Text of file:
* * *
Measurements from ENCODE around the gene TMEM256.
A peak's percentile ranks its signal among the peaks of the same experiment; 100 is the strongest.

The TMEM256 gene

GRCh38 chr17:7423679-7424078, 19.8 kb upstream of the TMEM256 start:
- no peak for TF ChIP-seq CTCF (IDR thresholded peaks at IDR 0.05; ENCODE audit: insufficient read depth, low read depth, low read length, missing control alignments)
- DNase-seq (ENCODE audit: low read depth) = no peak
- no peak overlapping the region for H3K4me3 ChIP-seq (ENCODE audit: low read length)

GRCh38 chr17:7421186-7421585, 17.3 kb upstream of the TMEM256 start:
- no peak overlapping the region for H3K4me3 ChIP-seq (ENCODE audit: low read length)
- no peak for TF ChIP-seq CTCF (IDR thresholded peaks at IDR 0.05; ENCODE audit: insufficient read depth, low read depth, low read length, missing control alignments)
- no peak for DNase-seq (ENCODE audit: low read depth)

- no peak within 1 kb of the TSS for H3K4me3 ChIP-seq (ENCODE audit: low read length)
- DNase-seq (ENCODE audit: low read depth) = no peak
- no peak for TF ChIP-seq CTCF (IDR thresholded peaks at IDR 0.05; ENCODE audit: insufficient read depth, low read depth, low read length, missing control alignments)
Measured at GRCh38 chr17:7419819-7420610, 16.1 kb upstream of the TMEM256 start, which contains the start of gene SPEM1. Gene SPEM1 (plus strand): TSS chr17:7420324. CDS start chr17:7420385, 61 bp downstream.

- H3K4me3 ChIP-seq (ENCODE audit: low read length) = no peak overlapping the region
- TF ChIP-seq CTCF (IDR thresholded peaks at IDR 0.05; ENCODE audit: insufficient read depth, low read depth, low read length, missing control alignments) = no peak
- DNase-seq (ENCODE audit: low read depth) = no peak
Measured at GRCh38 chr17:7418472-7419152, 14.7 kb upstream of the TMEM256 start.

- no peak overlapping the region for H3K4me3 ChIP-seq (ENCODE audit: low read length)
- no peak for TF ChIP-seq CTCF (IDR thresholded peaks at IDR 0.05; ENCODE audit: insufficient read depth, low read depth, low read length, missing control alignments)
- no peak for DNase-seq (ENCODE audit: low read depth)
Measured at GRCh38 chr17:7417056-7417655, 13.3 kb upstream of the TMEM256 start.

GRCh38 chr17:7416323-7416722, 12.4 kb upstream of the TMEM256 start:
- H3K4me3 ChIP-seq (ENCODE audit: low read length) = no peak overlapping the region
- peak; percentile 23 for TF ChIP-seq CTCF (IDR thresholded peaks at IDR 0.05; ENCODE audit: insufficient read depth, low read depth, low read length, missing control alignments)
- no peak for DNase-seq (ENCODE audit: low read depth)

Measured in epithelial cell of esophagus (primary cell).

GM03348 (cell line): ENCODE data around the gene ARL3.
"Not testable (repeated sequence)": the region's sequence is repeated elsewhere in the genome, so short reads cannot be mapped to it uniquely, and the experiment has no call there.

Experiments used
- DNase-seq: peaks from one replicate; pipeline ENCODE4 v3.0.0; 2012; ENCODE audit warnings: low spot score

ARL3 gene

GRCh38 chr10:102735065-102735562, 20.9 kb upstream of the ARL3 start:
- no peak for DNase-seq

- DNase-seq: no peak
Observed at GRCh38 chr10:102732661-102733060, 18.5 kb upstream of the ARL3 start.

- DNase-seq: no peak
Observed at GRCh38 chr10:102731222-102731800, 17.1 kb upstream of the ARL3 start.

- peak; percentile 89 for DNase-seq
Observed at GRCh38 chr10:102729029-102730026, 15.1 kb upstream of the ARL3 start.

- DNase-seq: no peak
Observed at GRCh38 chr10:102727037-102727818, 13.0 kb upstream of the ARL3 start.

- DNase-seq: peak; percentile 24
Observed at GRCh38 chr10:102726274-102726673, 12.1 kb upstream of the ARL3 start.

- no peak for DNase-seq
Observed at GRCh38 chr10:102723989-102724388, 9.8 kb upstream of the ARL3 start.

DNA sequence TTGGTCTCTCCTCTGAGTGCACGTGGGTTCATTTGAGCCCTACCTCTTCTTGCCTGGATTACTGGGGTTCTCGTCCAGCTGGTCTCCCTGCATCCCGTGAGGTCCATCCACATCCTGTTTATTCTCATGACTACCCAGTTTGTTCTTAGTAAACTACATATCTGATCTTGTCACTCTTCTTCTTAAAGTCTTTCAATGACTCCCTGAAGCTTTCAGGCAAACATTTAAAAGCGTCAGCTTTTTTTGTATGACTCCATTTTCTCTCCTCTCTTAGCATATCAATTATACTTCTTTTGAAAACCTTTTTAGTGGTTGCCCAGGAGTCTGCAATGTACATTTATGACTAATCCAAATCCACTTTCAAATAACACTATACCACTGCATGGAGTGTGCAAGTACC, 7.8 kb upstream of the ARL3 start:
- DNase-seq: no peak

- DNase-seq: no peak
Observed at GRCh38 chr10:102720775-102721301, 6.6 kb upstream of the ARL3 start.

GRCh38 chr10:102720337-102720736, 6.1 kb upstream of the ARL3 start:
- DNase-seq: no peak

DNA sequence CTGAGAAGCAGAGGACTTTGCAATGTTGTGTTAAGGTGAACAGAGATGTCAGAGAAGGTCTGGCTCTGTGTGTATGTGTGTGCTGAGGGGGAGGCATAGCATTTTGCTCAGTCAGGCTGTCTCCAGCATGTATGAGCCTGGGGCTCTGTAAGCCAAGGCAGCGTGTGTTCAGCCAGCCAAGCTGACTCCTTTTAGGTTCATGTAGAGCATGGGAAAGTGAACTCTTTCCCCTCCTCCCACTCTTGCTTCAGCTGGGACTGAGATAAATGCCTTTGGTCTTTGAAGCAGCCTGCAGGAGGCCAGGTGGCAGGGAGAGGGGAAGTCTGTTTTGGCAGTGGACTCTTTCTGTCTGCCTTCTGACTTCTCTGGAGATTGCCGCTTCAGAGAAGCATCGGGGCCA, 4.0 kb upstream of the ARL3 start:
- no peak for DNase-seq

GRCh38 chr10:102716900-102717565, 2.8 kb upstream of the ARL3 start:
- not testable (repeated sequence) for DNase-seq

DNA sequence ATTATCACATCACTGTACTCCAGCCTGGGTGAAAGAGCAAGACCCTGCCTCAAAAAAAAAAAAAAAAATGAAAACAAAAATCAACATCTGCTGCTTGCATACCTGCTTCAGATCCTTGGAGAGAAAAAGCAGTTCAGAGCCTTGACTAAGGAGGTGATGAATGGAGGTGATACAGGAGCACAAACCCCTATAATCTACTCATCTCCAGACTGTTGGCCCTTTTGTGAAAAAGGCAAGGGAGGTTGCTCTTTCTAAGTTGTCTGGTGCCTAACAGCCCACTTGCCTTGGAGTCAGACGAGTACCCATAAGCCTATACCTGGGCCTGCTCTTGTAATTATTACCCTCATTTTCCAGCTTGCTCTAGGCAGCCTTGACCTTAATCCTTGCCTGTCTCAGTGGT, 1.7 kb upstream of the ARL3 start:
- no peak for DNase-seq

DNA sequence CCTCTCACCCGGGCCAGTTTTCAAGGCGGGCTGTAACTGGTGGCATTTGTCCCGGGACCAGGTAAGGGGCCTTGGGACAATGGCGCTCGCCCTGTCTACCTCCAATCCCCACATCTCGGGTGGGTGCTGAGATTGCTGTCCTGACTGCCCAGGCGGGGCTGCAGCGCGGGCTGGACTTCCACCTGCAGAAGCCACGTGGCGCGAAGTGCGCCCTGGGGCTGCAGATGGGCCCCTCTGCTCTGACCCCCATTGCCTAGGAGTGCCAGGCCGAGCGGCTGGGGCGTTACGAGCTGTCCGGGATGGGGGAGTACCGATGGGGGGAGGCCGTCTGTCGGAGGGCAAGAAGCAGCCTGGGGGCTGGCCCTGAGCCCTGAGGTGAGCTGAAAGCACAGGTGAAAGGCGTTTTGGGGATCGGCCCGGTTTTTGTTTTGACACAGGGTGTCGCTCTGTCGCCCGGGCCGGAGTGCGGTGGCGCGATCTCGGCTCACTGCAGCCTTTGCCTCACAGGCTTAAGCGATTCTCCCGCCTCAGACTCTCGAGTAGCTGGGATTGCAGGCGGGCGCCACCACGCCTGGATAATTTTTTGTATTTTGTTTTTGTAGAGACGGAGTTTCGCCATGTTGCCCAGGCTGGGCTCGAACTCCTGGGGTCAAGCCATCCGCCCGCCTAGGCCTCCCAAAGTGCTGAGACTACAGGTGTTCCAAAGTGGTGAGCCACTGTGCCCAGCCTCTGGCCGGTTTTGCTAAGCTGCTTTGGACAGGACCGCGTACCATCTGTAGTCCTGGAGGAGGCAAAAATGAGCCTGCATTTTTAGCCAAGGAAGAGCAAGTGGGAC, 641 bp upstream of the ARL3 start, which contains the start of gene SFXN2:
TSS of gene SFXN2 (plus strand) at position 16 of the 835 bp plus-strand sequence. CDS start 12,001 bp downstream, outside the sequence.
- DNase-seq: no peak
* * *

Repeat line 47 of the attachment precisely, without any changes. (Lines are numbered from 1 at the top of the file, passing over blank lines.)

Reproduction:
Observed at GRCh38 chr10:102723989-102724388, 9.8 kb upstream of the ARL3 start.